Poster: Using the Elasto-Brittle Rheology to Model Land-fast ice. Mathieu Plante and Bruno Tremblay.

Awards:

Bourse de doctorat en recherche, Fond de recherche du Québec – Nature et Technologie (FRQNT) (2014-2017)
Eben Hopson Fellowship (2016-2017)

Publications:

Plante, M. , Son, S. , Atallah, E. , Gyakum, J. and Grise, K. (2015), Extratropical cyclone climatology across eastern Canada. Int. J. Climatol., 35: 2759-2776. doi:10.1002/joc.4170
Lemieux, J.‐F., L. B. Tremblay, F. Dupont, M. Plante, G. C. Smith, and D. Dumont (2015), A basal stress parameterization for modeling landfast ice, J. Geophys. Res. Oceans, 120, 3157–3173, doi:10.1002/2014JC010678.

Michael Rollings

I'm a first year masters student in the Department of Atmospheric and Oceanic Sciences who is researching climate dynamics and climate change modelling under the supervision of Dr. Timothy Merlis. In April 2017 I earned a B.Eng. in Civil Engineering with a Minor in Philosophy from Carleton University in Ottawa. I started at the department of Atmospheric and Oceanic Sciences at McGill in May 2017 under a USRA grant, and began my masters degree in Sept 2017. My research project focuses on the recent expansion of the tropical climate and its respective relations to climate change and natural variability of sea surface temperature.

Awards:

Undergraduate Student Research Award (2017)

Community engagement:

 I'm the first year representative in our graduate student body (CAOS) who represent and organize events for our departments graduate students.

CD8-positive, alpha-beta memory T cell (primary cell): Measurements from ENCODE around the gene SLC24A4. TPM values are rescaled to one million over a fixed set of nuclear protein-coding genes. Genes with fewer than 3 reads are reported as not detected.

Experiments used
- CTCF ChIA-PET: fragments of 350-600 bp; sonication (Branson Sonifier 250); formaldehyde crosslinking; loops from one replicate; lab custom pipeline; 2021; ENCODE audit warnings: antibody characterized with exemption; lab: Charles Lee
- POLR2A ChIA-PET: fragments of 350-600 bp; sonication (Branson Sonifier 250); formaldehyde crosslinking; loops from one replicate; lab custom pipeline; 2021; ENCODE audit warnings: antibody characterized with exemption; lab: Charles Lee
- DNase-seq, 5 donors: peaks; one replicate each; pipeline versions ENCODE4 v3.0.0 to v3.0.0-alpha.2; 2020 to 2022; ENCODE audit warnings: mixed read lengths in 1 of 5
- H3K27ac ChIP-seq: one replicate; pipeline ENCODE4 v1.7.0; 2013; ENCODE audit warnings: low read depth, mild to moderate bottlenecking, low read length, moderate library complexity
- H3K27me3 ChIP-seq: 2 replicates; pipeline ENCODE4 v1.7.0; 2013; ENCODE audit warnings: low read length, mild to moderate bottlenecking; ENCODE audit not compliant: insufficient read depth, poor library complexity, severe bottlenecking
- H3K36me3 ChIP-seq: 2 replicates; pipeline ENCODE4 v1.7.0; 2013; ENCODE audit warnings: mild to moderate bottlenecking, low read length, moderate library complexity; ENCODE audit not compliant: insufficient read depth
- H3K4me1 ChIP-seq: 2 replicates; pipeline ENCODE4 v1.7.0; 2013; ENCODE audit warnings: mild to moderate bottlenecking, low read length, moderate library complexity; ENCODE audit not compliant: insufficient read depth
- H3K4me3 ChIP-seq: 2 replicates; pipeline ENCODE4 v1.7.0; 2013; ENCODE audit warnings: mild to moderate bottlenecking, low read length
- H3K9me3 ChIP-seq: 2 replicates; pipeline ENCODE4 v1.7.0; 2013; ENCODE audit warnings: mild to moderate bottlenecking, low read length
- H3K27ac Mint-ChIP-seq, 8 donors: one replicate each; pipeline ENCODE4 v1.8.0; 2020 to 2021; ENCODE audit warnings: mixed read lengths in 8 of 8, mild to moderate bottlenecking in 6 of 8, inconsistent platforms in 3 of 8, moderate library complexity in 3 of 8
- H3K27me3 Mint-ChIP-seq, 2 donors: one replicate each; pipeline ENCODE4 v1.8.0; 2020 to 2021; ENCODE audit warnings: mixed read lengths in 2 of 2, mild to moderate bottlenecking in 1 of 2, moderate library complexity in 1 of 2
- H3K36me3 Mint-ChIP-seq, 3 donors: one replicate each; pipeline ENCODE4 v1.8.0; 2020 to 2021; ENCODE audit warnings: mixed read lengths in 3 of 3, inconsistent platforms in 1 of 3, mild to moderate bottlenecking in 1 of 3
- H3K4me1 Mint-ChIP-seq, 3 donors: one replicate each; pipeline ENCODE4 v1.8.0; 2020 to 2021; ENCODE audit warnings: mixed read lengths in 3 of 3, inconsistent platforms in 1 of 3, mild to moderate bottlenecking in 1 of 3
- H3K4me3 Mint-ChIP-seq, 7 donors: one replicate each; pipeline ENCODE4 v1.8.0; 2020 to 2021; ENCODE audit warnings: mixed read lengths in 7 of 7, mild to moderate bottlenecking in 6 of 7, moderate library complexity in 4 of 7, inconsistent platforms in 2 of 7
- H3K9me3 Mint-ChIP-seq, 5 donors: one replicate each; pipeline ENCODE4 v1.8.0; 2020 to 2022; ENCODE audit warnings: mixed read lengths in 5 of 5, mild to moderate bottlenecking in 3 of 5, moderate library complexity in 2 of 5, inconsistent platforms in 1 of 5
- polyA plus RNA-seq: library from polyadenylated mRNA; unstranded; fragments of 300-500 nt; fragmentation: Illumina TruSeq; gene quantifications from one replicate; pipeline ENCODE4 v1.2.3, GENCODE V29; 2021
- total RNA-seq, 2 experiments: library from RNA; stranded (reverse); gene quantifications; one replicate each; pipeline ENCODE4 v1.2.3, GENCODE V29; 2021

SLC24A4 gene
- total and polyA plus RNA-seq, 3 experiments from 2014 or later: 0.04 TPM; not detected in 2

Camilo Serrano Damha

Before joining the AOS department, I obtained a BSc in Chemistry from McGill University where I worked in the Synthetic Organic Chemistry research group of Dr. Moitessier. I later earned a BSc in Atmospheric Sciences from Université du Québec à Montréal (UQAM) where I worked in the Climatology research group of Dr. Gachon. My research interests are in the area of atmospheric chemistry and physics. Presently, I am working under the supervision of Prof. Andreas Zuend. My research project involves improving the parameterization of physicochemical processes related to organic aerosols such as gas-particle partitioning and liquid-liquid phase separation in large-scale simulations of the atmosphere.

Jagdeep Sodhi

I joined the AOS Department at McGill University in 2017 as a PhD candidate under the supervision of Prof. Frederic Fabry. I have done Master of Technology from Andhra University and dissertation at National Centre for Medium Range Weather Forecasting, India.